Dec 08 2013

Oracle Flashback Technology

Category: AdministrationFatih Acar @ 11:20

When authorized people make mistakes, you need the tools to correct these errors. Oracle Database provides a family of human error correction technology called Flashback. Flashback revolutionizes data recovery. In the past, it might take minutes to damage a database but hours to recover it. With Flashback technology, the time to correct errors equals the time it took to make the error. It is also easy to use a single, short command to recover the entire database instead of following some complex procedure.

Flashback is unique to Oracle Database and provides:

  • A SQL interface to quickly analyze and repair human errors.
  • Fine-grained surgical analysis and repair for localized damage, such as when the wrong customer order is deleted.
  • Correction of more widespread damage yet does it quickly to avoid long downtime, such as when all of this month’s customer orders have been deleted.
  • Recovery at all levels including the row, transaction, table, tablespace, and database wide.


Flashback Technology Various

Flashback Query

Oracle Flashback Query enables you to query any data at some point in time in the past. You can use Flashback Query to view and reconstruct lost data that may have been deleted or changed by accident. For example:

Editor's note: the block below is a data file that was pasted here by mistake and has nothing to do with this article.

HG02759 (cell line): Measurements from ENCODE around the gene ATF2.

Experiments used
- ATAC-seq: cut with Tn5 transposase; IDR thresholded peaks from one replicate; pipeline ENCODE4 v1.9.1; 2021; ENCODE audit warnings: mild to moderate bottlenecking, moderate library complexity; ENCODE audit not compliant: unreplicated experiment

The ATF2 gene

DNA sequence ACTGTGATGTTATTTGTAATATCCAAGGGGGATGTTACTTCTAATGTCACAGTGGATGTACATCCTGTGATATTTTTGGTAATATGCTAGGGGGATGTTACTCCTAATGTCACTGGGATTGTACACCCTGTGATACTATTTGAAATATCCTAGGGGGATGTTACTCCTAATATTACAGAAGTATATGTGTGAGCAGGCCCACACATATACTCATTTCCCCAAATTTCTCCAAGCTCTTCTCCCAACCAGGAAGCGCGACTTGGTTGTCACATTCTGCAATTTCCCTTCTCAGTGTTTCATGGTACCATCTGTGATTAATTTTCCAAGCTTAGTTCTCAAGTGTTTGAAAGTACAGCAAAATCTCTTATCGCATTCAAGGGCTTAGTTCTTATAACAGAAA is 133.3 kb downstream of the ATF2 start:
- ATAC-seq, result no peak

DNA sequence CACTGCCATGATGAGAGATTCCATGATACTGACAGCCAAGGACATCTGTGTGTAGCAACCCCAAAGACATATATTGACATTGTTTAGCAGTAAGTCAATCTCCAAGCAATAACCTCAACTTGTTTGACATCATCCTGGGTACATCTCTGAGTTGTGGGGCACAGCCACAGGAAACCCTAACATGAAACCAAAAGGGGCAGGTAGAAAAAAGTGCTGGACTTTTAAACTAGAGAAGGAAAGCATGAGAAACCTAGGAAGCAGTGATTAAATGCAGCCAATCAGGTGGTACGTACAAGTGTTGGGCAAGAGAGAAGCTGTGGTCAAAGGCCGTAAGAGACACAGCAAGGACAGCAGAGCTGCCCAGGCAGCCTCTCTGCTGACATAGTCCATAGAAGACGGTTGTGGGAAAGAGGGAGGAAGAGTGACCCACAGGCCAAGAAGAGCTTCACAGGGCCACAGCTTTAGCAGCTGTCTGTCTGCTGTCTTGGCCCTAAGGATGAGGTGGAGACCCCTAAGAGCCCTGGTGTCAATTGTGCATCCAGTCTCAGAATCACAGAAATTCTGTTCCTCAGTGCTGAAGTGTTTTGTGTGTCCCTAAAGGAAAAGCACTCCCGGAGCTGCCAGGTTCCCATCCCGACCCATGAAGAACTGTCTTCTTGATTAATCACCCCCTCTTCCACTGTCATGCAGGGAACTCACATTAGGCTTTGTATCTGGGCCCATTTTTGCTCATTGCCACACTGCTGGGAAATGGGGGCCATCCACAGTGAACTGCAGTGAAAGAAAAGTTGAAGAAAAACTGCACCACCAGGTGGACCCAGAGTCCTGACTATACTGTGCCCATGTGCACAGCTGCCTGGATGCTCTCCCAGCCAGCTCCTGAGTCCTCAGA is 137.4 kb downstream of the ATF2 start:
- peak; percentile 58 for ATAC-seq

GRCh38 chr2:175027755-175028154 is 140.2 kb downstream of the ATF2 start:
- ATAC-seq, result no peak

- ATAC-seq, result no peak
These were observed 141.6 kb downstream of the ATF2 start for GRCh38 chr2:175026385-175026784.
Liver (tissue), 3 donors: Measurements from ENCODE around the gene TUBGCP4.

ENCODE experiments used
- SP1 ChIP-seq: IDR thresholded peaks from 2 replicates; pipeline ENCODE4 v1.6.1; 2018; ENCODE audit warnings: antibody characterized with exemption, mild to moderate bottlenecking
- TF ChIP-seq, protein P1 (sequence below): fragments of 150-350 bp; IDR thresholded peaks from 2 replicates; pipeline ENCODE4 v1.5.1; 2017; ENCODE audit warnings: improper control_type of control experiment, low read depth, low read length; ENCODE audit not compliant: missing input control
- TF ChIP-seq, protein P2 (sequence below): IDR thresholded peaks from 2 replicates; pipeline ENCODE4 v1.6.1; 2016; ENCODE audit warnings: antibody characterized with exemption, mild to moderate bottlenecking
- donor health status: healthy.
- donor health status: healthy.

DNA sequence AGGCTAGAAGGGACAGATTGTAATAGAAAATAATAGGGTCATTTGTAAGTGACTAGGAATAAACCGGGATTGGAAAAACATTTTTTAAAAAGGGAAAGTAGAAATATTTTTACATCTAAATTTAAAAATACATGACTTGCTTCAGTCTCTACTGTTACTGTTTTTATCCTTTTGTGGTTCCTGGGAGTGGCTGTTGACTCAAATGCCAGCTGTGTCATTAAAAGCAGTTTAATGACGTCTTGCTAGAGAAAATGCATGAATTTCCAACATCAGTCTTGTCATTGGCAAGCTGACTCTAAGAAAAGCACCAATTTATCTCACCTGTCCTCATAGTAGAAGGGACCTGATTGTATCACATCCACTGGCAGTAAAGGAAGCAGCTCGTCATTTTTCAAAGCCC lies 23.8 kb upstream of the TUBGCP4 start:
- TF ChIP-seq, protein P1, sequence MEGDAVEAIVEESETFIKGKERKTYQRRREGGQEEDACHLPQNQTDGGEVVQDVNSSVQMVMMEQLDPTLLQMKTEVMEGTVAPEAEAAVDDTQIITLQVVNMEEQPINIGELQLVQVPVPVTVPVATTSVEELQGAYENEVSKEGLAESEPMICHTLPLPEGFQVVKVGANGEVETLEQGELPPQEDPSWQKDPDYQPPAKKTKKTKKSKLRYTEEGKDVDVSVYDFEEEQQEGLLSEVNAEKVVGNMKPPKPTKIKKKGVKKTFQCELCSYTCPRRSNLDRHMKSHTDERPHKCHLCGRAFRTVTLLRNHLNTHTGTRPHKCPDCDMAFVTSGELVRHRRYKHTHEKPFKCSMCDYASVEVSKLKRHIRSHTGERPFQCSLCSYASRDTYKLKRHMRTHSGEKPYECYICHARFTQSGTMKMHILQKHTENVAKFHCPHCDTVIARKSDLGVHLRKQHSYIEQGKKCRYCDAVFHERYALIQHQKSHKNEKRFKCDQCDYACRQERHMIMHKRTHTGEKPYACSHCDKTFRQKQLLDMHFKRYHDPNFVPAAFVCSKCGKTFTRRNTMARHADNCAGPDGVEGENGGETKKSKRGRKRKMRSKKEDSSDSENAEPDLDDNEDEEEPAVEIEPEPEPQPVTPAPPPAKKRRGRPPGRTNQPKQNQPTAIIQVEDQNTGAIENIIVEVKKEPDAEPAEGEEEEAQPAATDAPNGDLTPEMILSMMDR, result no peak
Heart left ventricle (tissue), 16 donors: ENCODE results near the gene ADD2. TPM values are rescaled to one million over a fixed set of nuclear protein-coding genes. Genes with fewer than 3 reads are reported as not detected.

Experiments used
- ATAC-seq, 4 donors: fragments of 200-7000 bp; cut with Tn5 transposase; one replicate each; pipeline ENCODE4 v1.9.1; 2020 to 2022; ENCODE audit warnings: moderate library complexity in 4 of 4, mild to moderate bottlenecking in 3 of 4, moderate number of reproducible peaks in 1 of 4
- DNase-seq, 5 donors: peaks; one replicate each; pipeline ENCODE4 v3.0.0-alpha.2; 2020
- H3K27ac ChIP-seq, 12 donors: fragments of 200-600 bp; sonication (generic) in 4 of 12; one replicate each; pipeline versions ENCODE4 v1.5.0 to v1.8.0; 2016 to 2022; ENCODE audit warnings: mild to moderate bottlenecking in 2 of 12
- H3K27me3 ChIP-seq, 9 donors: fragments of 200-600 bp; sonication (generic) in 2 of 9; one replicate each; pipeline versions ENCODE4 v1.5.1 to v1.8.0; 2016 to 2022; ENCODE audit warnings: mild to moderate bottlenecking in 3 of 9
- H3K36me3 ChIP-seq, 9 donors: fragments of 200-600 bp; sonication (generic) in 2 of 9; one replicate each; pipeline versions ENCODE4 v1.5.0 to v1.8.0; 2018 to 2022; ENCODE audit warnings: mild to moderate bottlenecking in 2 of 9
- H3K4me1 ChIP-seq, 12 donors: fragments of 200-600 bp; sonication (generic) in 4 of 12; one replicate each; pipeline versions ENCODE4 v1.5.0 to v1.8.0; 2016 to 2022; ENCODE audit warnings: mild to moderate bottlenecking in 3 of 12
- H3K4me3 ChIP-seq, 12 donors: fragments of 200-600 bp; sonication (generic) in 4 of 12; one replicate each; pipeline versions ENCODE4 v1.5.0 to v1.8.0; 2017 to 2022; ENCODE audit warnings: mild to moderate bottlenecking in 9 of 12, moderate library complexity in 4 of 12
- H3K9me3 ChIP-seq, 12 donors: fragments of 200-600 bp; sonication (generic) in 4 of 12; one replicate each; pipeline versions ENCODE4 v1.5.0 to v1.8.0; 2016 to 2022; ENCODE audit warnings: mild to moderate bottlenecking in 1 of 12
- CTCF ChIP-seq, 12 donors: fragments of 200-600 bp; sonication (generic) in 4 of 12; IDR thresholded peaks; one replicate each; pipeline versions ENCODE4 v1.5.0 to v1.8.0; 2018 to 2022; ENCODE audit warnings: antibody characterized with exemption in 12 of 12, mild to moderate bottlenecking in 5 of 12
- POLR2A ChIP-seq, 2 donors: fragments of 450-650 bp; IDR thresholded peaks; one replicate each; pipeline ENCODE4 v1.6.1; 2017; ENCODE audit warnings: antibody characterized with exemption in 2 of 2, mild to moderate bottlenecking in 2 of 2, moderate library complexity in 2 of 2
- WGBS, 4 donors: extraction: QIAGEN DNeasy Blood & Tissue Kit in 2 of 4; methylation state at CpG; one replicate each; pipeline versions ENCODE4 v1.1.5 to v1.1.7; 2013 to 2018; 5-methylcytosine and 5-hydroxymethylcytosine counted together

SELECT * FROM employee AS OF TIMESTAMP TO_TIMESTAMP(’19-APR-05 02:00:00 PM’) WHERE …
This statement displays rows from the employee table as of 2:00pm on the specified date. Developers can use this feature to build self-service error correction into their applications, empowering end users to undo and correct their errors without delay rather than burdening administrators to perform this task. Flashback Query is simple to manage, because the database automatically keeps the necessary information to reconstruct data for a configurable time into the past.

Flashback Versions Query

The Flashback Versions Query provides a way to view changes made to the database at the row level. It is an extension to SQL and enables you to retrieve all of the different versions of a row across a specified time interval. For example:
SELECT * FROM employee VERSIONS BETWEEN TIMESTAMP TO_TIMESTAMP(’19-APR-05
02:00:00 PM’) AND TIMESTAMP TO_TIMESTAMP(’19-APR-05 03:00:00 PM’) WHERE …
This statement displays each version of the row, with each row changed by a different transaction between 2:00 and 3:00 p.m. on 19 April. This helps you to pinpoint when and how data is changed and trace it back to the user, application, or transaction, and tracks down the source of a logical corruption in the database and correct it. Flashback Versions Query also helps application developers debug code.

Flashback Transaction

Oracle Flashback Transaction backs out a transaction and its dependent transactions. The DBMS_FLASHBACK.TRANSACTION_BACKOUT() procedure rolls back a transaction and its dependent transactions while the database remains online. This recovery operation uses undo data to create and execute the compensating transactions that return the affected data to its original state. You can query the DBA_FLASHBACK_TRANSACTION_STATE view to see the current state of a transaction with respect to whether the transaction has been backed out using dependency rules or forced out by either:

  • Backing out nonconflicting rows
  • Applying undo SQL